My first pay cheque stretched far enough to buy a carton of beer and some fancy Italian deli food which I thought I knew about. Of course I got outrageously drunk and danced and vomited and drank some more – on a beach in Townsville, home of Oliver's. I have a vague yet pressing sense the night ended in tears: childish, transitional tears about the confusion and hopelessness of my past life which necessarily involved my parents and siblings. Alcohol seemed to bring me undone in this fashion each time I drank. I remember older, wiser heads patting me on the back, ruffling my hair, telling me that it'd all work out: that I'd be fine; I'd see.

Yet what I came to see was that despite working like an adult, taking on responsibilities and more hours than was reasonable or sane, I was a kid who couldn't come to terms with what had gone before. I was both a child and a teenager, and my family crisis informed who I was, and was probably the reason I drank so much so young. Hospitality for me is and has always been a transitional space: kitchens come and go; people slide in and out of a chef's life ‘until the next gig'. My capacity to leave, to not stick it out, to come undone and move on, was a fitting continuation of a pattern from childhood.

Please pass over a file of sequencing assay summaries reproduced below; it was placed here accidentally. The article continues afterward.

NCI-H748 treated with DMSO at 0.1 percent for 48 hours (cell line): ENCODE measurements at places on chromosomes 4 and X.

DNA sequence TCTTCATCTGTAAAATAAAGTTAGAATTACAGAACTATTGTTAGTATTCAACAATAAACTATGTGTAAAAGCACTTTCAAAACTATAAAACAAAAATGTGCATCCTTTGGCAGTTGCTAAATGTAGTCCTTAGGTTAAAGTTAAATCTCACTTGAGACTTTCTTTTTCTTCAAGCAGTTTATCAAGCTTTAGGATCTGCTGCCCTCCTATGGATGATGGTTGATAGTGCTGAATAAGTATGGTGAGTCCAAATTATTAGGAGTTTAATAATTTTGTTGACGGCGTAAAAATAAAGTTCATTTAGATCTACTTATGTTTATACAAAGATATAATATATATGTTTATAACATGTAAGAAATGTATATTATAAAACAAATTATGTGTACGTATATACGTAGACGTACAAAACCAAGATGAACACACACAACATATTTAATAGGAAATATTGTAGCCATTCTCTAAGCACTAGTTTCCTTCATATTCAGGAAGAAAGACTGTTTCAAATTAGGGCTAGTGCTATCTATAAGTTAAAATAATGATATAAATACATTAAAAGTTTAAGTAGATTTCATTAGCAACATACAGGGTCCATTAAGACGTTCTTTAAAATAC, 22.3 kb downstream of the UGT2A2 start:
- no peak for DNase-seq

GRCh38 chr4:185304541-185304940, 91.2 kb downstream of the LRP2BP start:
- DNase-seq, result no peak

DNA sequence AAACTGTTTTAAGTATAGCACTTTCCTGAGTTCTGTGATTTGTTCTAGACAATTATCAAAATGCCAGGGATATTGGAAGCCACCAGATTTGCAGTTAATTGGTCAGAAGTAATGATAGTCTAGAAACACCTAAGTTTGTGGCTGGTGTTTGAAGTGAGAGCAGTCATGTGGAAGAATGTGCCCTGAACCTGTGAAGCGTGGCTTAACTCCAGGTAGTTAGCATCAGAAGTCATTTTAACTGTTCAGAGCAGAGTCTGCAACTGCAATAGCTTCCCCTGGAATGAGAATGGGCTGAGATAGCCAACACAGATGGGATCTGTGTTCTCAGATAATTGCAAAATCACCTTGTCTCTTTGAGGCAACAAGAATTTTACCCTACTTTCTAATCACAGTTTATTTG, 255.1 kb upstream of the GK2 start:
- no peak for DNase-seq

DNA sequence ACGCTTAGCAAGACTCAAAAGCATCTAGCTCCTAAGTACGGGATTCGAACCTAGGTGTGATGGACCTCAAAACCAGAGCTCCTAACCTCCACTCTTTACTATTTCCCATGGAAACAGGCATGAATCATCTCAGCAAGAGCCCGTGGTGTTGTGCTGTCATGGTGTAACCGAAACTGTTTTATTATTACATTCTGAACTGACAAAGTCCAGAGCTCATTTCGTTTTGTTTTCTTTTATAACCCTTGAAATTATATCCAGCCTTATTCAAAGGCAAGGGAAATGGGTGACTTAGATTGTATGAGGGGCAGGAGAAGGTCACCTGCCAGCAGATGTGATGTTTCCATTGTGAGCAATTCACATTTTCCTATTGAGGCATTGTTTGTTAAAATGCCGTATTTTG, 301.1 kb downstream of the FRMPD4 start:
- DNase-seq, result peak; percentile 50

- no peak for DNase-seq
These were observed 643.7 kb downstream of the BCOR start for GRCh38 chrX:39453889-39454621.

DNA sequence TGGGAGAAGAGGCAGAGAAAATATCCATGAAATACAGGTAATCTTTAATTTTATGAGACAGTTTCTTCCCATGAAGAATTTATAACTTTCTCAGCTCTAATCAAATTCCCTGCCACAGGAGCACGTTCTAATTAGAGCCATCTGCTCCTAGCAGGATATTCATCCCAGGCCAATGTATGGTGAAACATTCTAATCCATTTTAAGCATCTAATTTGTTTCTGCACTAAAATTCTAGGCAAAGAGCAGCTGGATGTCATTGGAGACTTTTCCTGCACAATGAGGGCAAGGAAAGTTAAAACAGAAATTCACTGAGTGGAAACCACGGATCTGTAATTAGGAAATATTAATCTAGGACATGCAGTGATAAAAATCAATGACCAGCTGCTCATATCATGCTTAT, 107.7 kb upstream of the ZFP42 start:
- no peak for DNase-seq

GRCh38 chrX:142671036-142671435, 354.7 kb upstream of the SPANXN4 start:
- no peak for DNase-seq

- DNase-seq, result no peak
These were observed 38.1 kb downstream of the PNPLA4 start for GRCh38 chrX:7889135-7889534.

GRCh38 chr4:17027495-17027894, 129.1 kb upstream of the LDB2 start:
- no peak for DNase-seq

WHEN MY PARENTS divorced, it was my mother who left my father. This fact, about who leaves, is perhaps the most telling signifier at the end of every relationship. Many couples like to say that it was mutual, that each of the parties came out of it with their pride and self-respect intact, but anyone old enough to have fallen in love knows that's bullshit. Someone gets done over and someone does the doing over. So, as the song goes, my mother, after having six children and not missing a Sunday mass in sixteen years, well, we were told that she'd been bold with Harry, Mark and John...and before the song closed out, she found herself working in brothels around Kings Cross.